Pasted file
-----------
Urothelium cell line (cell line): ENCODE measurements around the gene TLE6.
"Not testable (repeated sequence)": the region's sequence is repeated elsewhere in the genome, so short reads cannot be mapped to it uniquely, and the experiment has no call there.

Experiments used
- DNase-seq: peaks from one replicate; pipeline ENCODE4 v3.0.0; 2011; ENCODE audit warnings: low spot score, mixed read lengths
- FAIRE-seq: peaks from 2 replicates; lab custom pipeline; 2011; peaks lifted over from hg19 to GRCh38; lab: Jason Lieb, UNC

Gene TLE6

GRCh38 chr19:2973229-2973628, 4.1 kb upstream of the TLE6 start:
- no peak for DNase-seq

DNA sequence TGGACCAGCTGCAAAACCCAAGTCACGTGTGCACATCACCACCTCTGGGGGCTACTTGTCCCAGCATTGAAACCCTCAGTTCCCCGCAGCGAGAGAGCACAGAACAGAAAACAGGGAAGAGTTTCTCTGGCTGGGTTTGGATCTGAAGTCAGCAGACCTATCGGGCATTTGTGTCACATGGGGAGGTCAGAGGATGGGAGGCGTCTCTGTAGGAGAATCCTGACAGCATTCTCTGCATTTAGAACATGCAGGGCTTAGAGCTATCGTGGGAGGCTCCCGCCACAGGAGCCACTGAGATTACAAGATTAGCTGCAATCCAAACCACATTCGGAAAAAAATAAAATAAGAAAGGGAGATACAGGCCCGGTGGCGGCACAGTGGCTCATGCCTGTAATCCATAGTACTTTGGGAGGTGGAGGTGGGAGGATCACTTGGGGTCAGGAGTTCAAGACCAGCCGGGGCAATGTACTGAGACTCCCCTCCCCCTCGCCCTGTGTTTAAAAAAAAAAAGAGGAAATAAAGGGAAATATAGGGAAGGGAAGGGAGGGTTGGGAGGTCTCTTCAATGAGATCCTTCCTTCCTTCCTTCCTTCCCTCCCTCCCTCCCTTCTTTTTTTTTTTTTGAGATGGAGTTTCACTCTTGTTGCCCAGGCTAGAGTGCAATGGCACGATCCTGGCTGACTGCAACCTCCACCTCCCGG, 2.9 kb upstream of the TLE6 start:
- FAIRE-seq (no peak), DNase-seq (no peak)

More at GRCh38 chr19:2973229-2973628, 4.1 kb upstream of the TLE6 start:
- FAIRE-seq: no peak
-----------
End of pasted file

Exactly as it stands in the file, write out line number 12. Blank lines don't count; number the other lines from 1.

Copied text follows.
- FAIRE-seq: no peak